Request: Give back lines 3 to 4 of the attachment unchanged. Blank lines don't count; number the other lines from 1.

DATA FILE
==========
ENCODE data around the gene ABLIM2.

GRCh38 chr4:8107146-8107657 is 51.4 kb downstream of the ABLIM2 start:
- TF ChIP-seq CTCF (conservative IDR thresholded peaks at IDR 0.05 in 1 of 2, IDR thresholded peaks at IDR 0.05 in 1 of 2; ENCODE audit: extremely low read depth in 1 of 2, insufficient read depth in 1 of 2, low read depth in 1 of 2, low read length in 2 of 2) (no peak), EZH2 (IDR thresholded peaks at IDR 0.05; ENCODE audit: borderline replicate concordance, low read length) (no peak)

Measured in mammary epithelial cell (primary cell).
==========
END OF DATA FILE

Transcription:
- TF ChIP-seq CTCF (conservative IDR thresholded peaks at IDR 0.05 in 1 of 2, IDR thresholded peaks at IDR 0.05 in 1 of 2; ENCODE audit: extremely low read depth in 1 of 2, insufficient read depth in 1 of 2, low read depth in 1 of 2, low read length in 2 of 2) (no peak), EZH2 (IDR thresholded peaks at IDR 0.05; ENCODE audit: borderline replicate concordance, low read length) (no peak)

Measured in mammary epithelial cell (primary cell).